1053987 tn?1279304510


Basically its the approach of targeting specific behaviors and changing thoughts associated with them. The four major factors are Motivation to abstain, Coping with Urges, Learning to solve problems instead of reaching for a drink, and developing lifestyle balance to fill the void often left by quitting.

A great starting point is the cost benefit analysis.  It's simple but powerful.  You start a list of the pros and cons of drinking or whatever your addiction is.  Also do a list of pros and cons of NOT drinking.  After the list is complete, make whether the item is short term or long term.  Keep adding to it as you think of new things, you'll find reasons and motivations coming up that maybe were hidden from you.  Reffering to it often is a great motivator and research has shown that motivation is everything when it comes to controlling addiction.

I'll start working on mine and post it.
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1185172 tn?1264284610
As Fawn said, this is a great idea and especially one to refer back to when you feel weak, or feeling like using your DOC.  I'm on day 10 off Norco's and my reasons are:

*gain control over my life again, be active and participate in life, not just watch it go by

*re-connect with friends and family I have shut out because it's just 'easier' to be alone

*live a healthy lifestyle and control my fibro with natural supplements like diet, vitamins, exercise, therapy and understand/accept that with this illness I have limits, to respect them and not focus on and be bitter about not being able to be the active, outgoing person I once was, who was going 24/7 (drug free) and pretty much in a good mood all the time - and to be satisfied with who I am now and do the best I can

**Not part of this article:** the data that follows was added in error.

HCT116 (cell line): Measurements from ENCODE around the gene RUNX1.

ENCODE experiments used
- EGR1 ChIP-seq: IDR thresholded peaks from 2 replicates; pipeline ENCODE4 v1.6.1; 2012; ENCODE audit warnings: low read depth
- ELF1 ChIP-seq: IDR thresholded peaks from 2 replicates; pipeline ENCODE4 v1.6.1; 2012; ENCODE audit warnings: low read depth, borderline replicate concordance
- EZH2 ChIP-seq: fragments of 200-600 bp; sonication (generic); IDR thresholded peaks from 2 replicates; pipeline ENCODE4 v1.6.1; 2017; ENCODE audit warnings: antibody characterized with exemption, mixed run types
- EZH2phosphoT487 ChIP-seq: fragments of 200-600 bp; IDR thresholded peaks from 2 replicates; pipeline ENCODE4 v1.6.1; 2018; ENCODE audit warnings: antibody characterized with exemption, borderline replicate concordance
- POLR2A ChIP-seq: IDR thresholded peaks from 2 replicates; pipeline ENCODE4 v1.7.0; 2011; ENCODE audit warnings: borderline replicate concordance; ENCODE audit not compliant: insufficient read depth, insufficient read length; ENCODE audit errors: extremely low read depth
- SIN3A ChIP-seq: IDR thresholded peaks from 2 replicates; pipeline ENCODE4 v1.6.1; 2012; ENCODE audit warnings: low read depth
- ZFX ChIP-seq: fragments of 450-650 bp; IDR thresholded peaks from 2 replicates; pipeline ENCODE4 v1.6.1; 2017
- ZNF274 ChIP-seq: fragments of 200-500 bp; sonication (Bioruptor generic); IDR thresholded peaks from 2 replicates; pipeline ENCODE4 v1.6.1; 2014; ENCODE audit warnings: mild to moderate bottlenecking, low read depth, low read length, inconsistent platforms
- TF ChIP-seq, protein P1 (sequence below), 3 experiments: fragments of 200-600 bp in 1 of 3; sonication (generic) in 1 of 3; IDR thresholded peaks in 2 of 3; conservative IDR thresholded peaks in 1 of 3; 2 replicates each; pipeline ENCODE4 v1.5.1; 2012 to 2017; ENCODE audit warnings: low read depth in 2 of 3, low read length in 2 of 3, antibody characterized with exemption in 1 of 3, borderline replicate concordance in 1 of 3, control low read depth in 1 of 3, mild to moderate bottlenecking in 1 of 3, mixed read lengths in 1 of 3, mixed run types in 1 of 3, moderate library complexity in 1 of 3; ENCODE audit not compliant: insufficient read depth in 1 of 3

*to not pop a pill, pain or no pain, just for the temporary high to escape in the moment stress, cuz it'll be there when you come down

*To find something funny and start giggling, call my mother, she hears me giggling on the other end and she starts laughing without knowing anything and we laugh till we cry - she IS my best friend

*to set examples through thought, word and deed
Helpful - 0
1157273 tn?1265309005
I think this is a great idea and I am excited to participate, so here it goes here are my reasons to want to quit taking Norcos:

1. They make me an emotional wreck.
2. They make me crabby.
3. I want to be able to hold an inteligent conversation again.
4. I want to stop feeling guilty and ashamed of myself.
5. I want to be able to leave my house without feeling ashamed.
6. I don't want to hurt my body anymore.
7. I want to smile again.
8. I want a clean house and yard again.
9. I want to be able to keep my promises again.
10.I want to be a GREAT Mom not just an ok Mom again.
11. I want my relatioship with my Husabnd to be the way it was when I was'nt high all the time.
12. I want to feel alive again.
Helpful - 0
1053987 tn?1279304510
Okay this is not alcohol related but I quit smoking 11/01/09 and it's going well.  I quit cold turkey, but using nutrition therapy (basically healthy snacking every 30 min to keep blood sugar up).  I have cheated, took a couple of puffs off a friends cigarette and I feel terrible about it.  I feel I'm so close to beating it.  It's been 8 days.

My reasons for quitting are as follows:

1. The Cost
2. Feeling and appearing weak / stupid
3. Not wanting to contribute to the corporate bastards trying to keep people addicted
4. I don't get high from smoking
5. My dog and cat hate it (apparently they are smarter than me)
6. I want to set a good example for people in my family who desperately need to quit for heath reasons.
7. I hate ashtrays, the smell, emptying them, spilling them.
8. I hate stopping to buy them on the way home or whenever I run out.
9. I enjoy the feeling of accomplishment as I kick the habit.

Helpful - 0
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